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Want to invest? Look at NSC

By Sarbajeet K Sen
May 07, 2019 09:55 IST
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NSC scores high on all three parameters that conservative investors are seeking -- safety, tax-adjusted returns and liquidity, notes Sarbajeet K Sen.

Illustration: Uttam Ghosh

Illustration: Uttam Ghosh/

With the financial year starting, many investors would be looking at lucrative investment options.

The good news is that with elections round the corner, the government has not tinkered with the rates of small saving schemes despite two successive rate cuts by the Reserve Bank of India.

However, there are expectations that once elections are over and the new government settles in, there will be pressure to cut rates of small saving schemes.

Otherwise, the overall transmission of rate cuts that the RBI is worried about is unlikely to happen.


For investors who want to lock-in their money now, a good option can be the National Savings Certificate.

For one, it is among the highest paying debt instruments, and the tenure is not too high.

For example, the interest rate payable on NSC is 8% whereas the country's largest bank, the State Bank of India's five-year fixed deposit will pay 6.85%.

Even if one decides to go for a private sector bank, the rates are higher, but marginally.

HDFC Bank offers 7.25% for its five-year fixed deposit.

If you are looking for returns higher than 8%, then you have to settle for lower credit quality or go for debt funds which are facing their own problems.

The risk is also low because it is guaranteed by the government.

"NSC is a useful instrument for conservative investors looking to combine investment with tax-saving under Section 80C," says Adhil Shetty, CEO,

"It is suited especially for senior citizens who enjoy higher tax-exempted interest income and seek assured returns, as well as for any investor seeking assured, moderate returns over the long-term," adds Shetty.

How do similar schemes fare?

Yes, there are other instruments which offer similar or higher rates such as the Public Provident Fund and Sukanya Samriddhi Yojana.

However, these schemes come with much longer tenure.

More importantly, when the rates of small savings schemes are revised, the accumulated amount in these instruments will earn lower interest.

Investors in NSC, however, won't be impacted by the change in rates as the rate contracted at the time of investment continues till the time the instrument matures.

Clearly, investors will earn significantly more by investing in the scheme in a falling interest rate regime, which is quite possible in the coming months.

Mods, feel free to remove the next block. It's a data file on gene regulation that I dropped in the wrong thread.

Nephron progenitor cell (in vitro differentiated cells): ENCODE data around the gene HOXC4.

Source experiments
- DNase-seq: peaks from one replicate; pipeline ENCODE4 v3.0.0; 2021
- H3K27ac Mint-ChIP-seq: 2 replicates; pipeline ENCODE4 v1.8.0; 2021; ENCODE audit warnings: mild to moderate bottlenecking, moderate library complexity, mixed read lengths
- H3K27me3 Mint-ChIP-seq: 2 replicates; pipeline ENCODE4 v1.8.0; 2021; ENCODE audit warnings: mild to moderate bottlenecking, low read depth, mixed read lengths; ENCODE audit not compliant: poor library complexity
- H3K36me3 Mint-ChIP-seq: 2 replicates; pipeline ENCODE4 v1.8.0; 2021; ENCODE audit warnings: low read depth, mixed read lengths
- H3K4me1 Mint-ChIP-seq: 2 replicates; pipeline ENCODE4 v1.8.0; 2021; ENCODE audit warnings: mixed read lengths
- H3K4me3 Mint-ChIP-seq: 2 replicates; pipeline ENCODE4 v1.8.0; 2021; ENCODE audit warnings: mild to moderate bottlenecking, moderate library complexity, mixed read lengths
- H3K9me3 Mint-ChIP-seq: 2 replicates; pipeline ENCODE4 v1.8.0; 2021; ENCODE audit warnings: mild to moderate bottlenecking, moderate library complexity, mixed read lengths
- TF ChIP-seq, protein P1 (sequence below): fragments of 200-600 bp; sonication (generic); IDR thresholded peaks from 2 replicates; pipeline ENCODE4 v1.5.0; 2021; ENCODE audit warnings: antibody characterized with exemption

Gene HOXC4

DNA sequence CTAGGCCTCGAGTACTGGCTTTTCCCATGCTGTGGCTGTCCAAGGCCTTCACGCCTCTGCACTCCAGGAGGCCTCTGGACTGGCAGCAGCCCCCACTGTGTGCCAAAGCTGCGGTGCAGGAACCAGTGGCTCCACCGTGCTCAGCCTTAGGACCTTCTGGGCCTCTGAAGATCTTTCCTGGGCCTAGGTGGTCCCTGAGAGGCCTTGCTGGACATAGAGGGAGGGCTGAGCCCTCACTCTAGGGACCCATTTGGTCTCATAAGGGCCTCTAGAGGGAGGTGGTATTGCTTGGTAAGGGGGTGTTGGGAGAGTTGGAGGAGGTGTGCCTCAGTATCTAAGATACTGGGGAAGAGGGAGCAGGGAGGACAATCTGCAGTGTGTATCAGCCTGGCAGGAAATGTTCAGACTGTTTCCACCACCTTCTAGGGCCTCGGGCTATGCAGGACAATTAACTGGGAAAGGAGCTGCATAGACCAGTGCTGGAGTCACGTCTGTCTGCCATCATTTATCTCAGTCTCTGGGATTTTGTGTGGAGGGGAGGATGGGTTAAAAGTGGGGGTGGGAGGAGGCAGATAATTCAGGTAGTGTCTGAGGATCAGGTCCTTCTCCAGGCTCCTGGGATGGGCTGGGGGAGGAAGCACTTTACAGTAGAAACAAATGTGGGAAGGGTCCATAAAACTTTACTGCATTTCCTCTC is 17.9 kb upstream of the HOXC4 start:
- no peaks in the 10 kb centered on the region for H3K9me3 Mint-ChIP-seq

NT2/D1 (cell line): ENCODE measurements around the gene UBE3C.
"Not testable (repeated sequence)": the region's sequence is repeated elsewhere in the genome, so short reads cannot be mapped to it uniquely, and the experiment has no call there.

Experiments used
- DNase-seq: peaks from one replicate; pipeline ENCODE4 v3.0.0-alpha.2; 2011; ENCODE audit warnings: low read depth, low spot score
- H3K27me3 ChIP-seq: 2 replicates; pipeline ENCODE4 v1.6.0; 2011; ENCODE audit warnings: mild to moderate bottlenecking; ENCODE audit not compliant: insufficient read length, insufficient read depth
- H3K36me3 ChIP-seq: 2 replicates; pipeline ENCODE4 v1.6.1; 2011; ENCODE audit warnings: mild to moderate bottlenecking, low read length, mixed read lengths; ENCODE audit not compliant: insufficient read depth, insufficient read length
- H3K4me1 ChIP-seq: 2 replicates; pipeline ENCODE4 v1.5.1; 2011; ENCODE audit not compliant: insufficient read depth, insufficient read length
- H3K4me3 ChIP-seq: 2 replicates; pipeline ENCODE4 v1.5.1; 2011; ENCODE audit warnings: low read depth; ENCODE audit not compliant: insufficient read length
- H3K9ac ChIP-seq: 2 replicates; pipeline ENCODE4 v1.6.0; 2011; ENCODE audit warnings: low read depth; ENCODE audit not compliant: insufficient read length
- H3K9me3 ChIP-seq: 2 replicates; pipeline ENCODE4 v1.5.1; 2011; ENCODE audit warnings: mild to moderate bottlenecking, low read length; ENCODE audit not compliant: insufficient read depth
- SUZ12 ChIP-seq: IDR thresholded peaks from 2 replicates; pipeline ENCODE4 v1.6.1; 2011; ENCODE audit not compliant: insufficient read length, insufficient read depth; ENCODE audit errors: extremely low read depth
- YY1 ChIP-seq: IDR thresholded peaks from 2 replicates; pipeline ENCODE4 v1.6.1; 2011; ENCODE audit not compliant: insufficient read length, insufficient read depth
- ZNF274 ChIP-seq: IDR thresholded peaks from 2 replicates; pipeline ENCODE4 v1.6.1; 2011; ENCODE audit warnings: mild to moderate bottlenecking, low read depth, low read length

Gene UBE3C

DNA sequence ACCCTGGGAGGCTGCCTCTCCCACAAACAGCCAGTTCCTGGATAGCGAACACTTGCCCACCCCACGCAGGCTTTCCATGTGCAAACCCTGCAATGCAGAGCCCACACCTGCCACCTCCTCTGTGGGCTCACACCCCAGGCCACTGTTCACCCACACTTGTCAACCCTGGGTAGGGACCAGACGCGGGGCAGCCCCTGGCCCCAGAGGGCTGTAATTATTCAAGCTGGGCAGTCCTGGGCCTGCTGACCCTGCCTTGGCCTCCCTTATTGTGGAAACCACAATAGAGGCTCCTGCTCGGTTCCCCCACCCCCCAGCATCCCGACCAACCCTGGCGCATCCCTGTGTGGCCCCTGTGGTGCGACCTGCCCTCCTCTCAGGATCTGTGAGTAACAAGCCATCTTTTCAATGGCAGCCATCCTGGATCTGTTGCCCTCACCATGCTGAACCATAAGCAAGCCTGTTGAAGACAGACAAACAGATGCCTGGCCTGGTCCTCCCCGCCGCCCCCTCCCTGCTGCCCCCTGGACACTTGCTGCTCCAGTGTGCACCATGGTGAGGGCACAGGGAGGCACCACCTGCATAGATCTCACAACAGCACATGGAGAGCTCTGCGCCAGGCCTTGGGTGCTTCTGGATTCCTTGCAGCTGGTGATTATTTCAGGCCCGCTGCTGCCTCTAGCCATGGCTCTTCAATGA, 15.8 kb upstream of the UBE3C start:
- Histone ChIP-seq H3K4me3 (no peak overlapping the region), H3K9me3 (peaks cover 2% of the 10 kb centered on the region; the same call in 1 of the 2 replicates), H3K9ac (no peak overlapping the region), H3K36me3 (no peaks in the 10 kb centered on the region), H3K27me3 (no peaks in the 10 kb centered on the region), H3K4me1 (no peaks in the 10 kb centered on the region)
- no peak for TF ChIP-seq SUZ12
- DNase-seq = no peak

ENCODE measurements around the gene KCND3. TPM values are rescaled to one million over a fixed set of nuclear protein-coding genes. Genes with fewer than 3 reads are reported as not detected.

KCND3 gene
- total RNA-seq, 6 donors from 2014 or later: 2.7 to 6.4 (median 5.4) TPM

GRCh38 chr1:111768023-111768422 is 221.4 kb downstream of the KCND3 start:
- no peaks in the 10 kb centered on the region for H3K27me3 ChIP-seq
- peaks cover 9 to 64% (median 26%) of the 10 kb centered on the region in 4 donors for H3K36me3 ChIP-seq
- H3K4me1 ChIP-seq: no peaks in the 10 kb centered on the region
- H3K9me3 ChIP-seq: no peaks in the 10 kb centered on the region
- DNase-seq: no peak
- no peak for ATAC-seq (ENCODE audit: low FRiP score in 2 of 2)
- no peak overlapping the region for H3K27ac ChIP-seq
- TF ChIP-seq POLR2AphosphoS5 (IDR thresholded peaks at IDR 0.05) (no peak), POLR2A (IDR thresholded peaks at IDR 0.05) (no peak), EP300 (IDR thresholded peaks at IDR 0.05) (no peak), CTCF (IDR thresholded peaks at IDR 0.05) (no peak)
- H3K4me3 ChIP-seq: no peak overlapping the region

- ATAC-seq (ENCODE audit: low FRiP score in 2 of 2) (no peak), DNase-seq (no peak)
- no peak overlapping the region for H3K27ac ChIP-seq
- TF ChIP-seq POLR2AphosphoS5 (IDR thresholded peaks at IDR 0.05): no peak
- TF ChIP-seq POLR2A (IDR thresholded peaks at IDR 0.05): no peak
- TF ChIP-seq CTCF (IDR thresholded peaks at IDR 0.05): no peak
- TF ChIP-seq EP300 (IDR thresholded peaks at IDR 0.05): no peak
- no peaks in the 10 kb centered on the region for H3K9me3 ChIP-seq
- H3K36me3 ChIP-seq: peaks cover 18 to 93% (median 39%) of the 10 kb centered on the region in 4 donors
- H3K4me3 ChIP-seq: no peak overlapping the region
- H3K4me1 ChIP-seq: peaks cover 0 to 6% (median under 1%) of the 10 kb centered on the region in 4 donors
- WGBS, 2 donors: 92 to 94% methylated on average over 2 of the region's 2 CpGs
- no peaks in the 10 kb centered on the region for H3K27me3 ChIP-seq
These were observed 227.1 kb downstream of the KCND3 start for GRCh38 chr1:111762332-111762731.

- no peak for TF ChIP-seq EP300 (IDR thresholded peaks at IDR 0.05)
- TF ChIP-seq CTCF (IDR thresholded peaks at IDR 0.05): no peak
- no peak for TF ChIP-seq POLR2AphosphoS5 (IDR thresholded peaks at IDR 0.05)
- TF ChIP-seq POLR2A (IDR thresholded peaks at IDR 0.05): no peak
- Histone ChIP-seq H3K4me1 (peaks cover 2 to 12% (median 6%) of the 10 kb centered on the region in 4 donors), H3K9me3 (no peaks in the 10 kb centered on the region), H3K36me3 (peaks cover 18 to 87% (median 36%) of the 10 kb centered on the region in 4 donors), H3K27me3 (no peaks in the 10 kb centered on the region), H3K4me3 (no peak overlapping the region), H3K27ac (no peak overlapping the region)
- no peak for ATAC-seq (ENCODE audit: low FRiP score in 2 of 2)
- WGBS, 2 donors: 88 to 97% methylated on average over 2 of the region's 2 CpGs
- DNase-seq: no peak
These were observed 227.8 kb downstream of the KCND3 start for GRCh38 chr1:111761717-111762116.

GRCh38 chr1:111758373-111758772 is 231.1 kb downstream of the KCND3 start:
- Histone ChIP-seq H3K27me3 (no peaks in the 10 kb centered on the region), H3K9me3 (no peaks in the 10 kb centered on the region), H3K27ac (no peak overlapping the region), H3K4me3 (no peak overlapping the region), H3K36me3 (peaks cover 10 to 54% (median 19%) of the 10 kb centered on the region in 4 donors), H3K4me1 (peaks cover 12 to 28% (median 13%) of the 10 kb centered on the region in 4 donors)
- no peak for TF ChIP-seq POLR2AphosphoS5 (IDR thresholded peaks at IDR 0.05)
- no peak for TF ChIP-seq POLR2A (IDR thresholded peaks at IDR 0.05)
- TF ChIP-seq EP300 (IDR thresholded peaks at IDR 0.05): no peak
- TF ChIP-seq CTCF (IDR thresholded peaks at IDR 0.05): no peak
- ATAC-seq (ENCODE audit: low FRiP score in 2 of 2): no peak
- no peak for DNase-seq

"If someone invests in NSC, s/he will be eligible to earn 8% a year returns for the next five years. Therefore, in a falling interest rate scenario, NSC will provide better returns. However, over the long-term, one should choose investment options depending on one's goals," says Mohit Mittal, VP & Product Head, Investments, Bajaj Capital.

Tax benefits:

And that is not the only reason.

NSC also offers you tax benefit under section 80C of the Income Tax Act, up to an investment of Rs 1.5 lakh in a financial year -- this is extremely handy for senior citizens who may not have employee provident fund anymore to get this benefit.

In addition, you can also claim the interest accrued on it every year towards investment under section 80C from the end of the first year to the end of the fourth year.

This works as the added benefit.

The final interest income, however, is clubbed to your total income and taxed at the applicable tax rate.

Lock-in worries:

One must note the NSC comes with a lock-in period of five years, something that many investors do not like.

However, they tend to forget that most 80C options come with a lock-in period.

Though Equity-Linked Saving Schemes come with only three-year lock-in, they invest in shares and may not suit most conservative investors.

However, Shetty says ELSS could be a better choice for moderate risk takers.

"If youa re looking to invest in NSC for tax-saving, and if you can take a moderate market risk and remain invested for five years, you should certainly consider ELSS mutual funds which have lower tax incidence, a lower lock-in of three years, and provide the possibility of higher long-term returns," he says.

Loan option:

Since NSC cannot be liquidated before maturity, banks and non-banking financial companies are willing to offer you a loan against it.

To make it a more attractive proposition, the rate of interest charged on loan against NSC are lower than the rate charged on a personal loan, as the lender can recover the money when NSC matures if the borrower fails to repay the loan on time.

NSC scores high on all three parameters that conservative investors are seeking -- safety, tax-adjusted returns and liquidity.

That makes it a good investment for a conservative investor.

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Sarbajeet K Sen
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